The Stock Market, the Music Industry and the New Network Economy

Someone rings the bell at 9:30 a.m. and gets the hell out of the way. All types of chaos erupt from second-to-second. Everyone knows, in real-time, what they made or lost.

Users drive the system. Not management. Management’s nowhere to even be seen. It’s merged within the light-speed, low-cost software and processes that make the whole thing possible.

In short, stock exchanges are the ideal business model — the perfect example of how you must organize around the customer, or bust! It’s run from the bottom-up, not the top-down… It’s a real-life, real-time network!

Today, that’s even more critical. Why? Survival. Survival of the fittest, to be precise.

Recent statistics from the International Federation of the Phonographic Industry — the guys who push and promote the record industry worldwide — show that revenue fell below $15 billion in 2014. It’s fallen every year from 1999’s figure of $26.6 billion! NPR also discussed that platforms like Spotify that give listeners free access to much of the world’s recorded music is quickly killing the increasingly outdated CD… and its younger sibling the MP3!

But that is the new trend: Make it as easy for the consumer as possible!

Talent shows like American Idol, America’s Got Talent, The X Factor, and The Voice that dominate the TV ratings are a great example of how businesses in that industry are ensuring their future survival.

In the good ol’ days, talented new singers or performers had to struggle to find a good agent that was connected to the best producers or record labels. They paid clubs just for the opportunity to perform in hopes that someone would discover them. They lived in tiny apartments and ate dry crackers and cheese, affording the minimum to survive so they could focus on their dream.

Agents didn’t give a damn. They didn’t have the time of day for thousands of wannabe artists desperate to strut their stuff… not unless one of their high-and-mighty contacts or associates recommended someone. It was a top-down, dog-eat-dog environment. The listeners and viewers were at the mercy of the system. They could only consume what was put in front of them.

Talent shows have turned that world on its head. You don’t have to be a starving artist to have a chance. But the competition’s even more fierce! Thousands of people can now line up — in person, or via YouTube submissions — to a captive panel of decision makers. They put them in front of us… and WE choose who we want to listen to or not.

In this bottom-up system, the cream rises to the top, even from the most unknown layers of society. Once those with real talent have separated themselves from the delusional, their success no longer rests on the shoulder of a disinterested agent or inflexible music house. Major new stars, like Jennifer Hudson or Colton Dixon, have emerged solely out of this process. They became stars overnight based on consumer demand. Their predecessors? By luck or connections.

This, in essence, is the work of the invisible hand — a free market, bottoms-up process that requires good political, legal, and financial systems, with minimal regulations. It’s a place where the consumers get to choose what they wish to consume, instead of being told. Win-win. That’s the motto of the new network economy.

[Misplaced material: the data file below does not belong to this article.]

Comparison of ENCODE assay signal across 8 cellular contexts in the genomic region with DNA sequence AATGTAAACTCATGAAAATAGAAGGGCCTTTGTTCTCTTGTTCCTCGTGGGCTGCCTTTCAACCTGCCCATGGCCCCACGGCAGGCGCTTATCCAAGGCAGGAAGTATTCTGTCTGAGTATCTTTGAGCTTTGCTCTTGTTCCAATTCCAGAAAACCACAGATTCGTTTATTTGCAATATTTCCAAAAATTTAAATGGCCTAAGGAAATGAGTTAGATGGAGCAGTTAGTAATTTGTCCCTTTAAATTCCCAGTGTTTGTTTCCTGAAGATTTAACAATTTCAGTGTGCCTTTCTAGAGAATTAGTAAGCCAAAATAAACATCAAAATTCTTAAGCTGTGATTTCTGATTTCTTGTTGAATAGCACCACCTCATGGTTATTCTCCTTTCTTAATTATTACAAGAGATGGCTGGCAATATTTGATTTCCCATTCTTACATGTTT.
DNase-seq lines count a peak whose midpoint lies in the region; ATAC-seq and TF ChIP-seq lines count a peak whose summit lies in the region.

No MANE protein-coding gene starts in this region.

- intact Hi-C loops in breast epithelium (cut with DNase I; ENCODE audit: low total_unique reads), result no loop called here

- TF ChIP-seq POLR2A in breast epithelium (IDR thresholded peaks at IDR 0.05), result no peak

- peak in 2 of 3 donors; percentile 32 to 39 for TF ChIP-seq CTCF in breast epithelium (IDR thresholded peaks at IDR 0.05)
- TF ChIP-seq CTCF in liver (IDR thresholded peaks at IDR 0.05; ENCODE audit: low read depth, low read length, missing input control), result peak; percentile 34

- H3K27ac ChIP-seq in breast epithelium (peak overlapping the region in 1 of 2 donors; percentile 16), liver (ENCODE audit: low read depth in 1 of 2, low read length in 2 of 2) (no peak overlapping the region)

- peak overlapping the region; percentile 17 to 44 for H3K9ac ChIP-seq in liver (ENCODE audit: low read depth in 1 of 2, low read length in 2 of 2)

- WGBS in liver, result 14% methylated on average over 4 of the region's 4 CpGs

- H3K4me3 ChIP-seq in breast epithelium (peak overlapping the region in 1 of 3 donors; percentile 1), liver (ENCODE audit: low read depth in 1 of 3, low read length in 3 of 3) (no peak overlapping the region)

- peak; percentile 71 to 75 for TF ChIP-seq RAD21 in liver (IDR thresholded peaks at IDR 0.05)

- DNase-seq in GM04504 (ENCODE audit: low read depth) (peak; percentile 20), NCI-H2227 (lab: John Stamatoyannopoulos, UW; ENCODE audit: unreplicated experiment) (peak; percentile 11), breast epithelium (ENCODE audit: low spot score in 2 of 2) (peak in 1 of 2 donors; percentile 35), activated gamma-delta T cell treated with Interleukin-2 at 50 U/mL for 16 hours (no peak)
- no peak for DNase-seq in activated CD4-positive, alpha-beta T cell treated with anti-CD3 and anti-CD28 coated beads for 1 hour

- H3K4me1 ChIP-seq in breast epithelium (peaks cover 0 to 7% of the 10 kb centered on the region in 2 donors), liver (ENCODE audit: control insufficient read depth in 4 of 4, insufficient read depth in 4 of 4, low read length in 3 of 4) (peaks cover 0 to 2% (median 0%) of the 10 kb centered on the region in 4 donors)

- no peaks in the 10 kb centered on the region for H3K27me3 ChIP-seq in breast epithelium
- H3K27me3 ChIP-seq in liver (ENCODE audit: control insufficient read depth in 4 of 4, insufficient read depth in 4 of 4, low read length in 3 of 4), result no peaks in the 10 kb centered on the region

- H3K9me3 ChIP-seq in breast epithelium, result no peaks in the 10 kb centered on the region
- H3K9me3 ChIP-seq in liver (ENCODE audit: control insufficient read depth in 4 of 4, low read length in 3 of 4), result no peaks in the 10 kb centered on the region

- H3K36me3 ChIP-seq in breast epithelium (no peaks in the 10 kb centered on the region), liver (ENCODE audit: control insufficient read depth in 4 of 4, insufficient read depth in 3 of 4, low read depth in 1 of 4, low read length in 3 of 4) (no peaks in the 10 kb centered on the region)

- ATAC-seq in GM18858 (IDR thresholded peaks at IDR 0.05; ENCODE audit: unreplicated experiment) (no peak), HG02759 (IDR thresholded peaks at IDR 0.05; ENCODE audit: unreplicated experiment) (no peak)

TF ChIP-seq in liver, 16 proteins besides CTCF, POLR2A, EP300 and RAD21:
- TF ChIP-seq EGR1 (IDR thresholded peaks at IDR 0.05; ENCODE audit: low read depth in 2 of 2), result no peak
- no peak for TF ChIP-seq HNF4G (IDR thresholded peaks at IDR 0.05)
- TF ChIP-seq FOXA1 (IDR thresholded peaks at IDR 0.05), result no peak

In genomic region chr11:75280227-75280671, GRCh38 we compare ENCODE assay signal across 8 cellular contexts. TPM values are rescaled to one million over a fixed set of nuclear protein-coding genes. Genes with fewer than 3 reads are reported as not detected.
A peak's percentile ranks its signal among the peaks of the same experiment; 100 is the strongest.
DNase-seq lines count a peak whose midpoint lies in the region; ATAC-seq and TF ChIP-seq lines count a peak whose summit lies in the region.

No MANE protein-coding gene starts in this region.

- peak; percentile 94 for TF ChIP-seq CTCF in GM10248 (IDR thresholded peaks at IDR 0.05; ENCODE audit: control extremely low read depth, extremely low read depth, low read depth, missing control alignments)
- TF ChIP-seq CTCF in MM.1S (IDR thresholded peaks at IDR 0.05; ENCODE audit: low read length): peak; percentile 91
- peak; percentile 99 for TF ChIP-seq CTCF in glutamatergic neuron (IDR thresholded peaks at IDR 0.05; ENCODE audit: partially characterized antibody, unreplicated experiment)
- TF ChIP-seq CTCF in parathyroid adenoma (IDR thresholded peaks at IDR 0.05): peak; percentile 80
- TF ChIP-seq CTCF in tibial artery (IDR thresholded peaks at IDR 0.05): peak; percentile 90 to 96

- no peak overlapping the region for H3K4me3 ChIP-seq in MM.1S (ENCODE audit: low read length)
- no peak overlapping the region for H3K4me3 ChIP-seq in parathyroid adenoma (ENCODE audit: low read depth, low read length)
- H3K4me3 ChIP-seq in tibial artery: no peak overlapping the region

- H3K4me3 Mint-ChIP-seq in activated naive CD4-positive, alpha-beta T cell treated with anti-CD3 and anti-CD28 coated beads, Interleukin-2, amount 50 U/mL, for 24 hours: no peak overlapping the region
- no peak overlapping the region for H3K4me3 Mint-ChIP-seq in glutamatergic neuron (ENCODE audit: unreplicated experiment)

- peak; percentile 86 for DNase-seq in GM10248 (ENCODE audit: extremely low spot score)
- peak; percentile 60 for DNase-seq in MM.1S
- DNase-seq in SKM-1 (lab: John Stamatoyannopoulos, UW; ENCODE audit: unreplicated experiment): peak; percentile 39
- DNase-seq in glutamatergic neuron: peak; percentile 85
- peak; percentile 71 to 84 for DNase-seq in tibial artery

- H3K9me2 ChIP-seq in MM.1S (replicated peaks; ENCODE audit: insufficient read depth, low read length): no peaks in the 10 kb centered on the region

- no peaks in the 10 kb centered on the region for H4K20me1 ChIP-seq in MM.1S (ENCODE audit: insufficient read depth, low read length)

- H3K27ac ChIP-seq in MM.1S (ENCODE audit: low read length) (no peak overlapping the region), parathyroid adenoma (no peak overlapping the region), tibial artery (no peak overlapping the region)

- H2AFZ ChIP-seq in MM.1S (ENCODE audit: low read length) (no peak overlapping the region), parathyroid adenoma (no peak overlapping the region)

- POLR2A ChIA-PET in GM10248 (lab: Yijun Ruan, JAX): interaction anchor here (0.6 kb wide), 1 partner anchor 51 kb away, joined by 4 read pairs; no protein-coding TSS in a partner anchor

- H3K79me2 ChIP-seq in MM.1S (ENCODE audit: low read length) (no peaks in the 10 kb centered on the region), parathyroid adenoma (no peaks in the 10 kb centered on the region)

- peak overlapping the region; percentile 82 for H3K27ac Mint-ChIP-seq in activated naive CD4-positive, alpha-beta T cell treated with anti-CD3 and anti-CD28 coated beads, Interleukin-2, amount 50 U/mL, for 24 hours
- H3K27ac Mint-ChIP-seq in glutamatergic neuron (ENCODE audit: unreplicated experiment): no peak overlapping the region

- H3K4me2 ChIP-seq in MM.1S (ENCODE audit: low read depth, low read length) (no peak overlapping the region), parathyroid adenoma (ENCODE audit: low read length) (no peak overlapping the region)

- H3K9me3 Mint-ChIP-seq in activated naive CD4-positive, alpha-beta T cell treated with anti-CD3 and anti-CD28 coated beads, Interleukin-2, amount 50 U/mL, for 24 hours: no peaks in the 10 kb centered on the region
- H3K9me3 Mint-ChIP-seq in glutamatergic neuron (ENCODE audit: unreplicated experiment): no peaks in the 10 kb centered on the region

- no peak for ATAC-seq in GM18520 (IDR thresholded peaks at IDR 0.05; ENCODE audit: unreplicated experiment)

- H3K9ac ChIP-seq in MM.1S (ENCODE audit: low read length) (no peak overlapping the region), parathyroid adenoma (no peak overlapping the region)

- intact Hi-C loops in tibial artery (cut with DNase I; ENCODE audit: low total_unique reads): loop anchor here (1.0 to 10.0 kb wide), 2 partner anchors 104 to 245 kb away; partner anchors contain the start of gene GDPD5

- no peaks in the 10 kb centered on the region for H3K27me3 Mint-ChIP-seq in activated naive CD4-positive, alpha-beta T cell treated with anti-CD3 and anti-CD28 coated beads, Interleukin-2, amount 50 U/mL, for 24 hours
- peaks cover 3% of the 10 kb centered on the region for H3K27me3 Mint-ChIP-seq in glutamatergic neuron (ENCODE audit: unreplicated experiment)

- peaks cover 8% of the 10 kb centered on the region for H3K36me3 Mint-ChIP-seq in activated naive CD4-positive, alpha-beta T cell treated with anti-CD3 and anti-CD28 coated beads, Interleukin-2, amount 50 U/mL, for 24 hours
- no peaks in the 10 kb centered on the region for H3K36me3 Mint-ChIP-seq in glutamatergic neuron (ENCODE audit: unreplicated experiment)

And the key is innovation. Finding ways to constantly make improvements… learning lessons from failures… being flexible and fearless enough to make radical changes. Shows like The Voice completely changed the way singers are judged, the way the judges interact, and the way to best get consumers what they want.

That is the lesson for businesses in this time of rapid change. We’re in a time that will only usher in the new network model more rapidly, as entrepreneurs increasingly rely on the thread of interconnectivity to last this winter economic season. Businesses that want to prosper must learn to adapt with these changes… and fight if they want to survive.

If you run a business, take some pointers from this network model. Establish and build your Internet presence. Have someone test your website to ensure its usability — and profitability! Hire a digital marketer. Hire a keyword researcher — freelance them if necessary! Find ways to help existing and potential customers feel like they have a voice.

Let them collaborate with you… don’t just keep doing the same old thing because it’s worked for years! A new standard has been set, and customers won’t be willing to work as hard to get what they want from your business if your competitors are doing a better job.

Harry Dent
Harry

Follow me on Twitter @harrydentjr

How CEOs are Earning 335x MORE Than Their Own Employees

What if I told you up to 95% of companies currently trading on the stock market today are essentially stealing money right out of your pocket!? This includes some of the biggest names in the corporate world… companies that trade millions of shares a day, who you might be invested in right now!

Discover just how far the deceit on Wall Street goes and how you can still uncover many lucrative opportunities in the stock market today, in our new infographic: How CEOs are Earning 335x MORE Than Their Own Employees

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Categories: Innovation

About Author

Harry studied economics in college in the ’70s, but found it vague and inconclusive. He became so disillusioned by the state of the profession that he turned his back on it. Instead, he threw himself into the burgeoning New Science of Finance, which married economic research and market research and encompassed identifying and studying demographic trends, business cycles, consumers’ purchasing power and many, many other trends that empowered him to forecast economic and market changes.